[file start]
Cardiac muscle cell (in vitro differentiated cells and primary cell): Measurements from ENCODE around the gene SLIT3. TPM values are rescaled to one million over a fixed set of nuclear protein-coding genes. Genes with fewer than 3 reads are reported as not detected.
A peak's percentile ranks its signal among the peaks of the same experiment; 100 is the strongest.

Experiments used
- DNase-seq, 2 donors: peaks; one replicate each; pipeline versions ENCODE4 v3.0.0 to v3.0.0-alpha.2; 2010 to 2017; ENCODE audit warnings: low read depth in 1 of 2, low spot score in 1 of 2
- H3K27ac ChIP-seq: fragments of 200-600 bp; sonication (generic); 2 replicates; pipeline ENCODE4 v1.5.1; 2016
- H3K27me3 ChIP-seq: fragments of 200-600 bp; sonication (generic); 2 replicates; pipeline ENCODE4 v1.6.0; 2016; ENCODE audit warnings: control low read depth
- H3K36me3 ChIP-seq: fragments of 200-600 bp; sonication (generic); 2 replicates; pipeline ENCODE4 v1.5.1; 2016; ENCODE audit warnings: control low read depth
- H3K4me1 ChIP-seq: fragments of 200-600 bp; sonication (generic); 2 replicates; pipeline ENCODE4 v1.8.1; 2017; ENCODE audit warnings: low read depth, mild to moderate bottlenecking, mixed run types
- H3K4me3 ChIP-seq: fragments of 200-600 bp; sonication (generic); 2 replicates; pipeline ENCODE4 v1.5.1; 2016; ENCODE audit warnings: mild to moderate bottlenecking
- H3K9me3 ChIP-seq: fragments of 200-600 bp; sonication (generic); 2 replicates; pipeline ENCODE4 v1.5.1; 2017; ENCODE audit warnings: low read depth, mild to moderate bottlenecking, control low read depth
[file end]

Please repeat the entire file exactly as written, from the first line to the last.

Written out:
Cardiac muscle cell (in vitro differentiated cells and primary cell): Measurements from ENCODE around the gene SLIT3. TPM values are rescaled to one million over a fixed set of nuclear protein-coding genes. Genes with fewer than 3 reads are reported as not detected.
A peak's percentile ranks its signal among the peaks of the same experiment; 100 is the strongest.

Experiments used
- DNase-seq, 2 donors: peaks; one replicate each; pipeline versions ENCODE4 v3.0.0 to v3.0.0-alpha.2; 2010 to 2017; ENCODE audit warnings: low read depth in 1 of 2, low spot score in 1 of 2
- H3K27ac ChIP-seq: fragments of 200-600 bp; sonication (generic); 2 replicates; pipeline ENCODE4 v1.5.1; 2016
- H3K27me3 ChIP-seq: fragments of 200-600 bp; sonication (generic); 2 replicates; pipeline ENCODE4 v1.6.0; 2016; ENCODE audit warnings: control low read depth
- H3K36me3 ChIP-seq: fragments of 200-600 bp; sonication (generic); 2 replicates; pipeline ENCODE4 v1.5.1; 2016; ENCODE audit warnings: control low read depth
- H3K4me1 ChIP-seq: fragments of 200-600 bp; sonication (generic); 2 replicates; pipeline ENCODE4 v1.8.1; 2017; ENCODE audit warnings: low read depth, mild to moderate bottlenecking, mixed run types
- H3K4me3 ChIP-seq: fragments of 200-600 bp; sonication (generic); 2 replicates; pipeline ENCODE4 v1.5.1; 2016; ENCODE audit warnings: mild to moderate bottlenecking
- H3K9me3 ChIP-seq: fragments of 200-600 bp; sonication (generic); 2 replicates; pipeline ENCODE4 v1.5.1; 2017; ENCODE audit warnings: low read depth, mild to moderate bottlenecking, control low read depth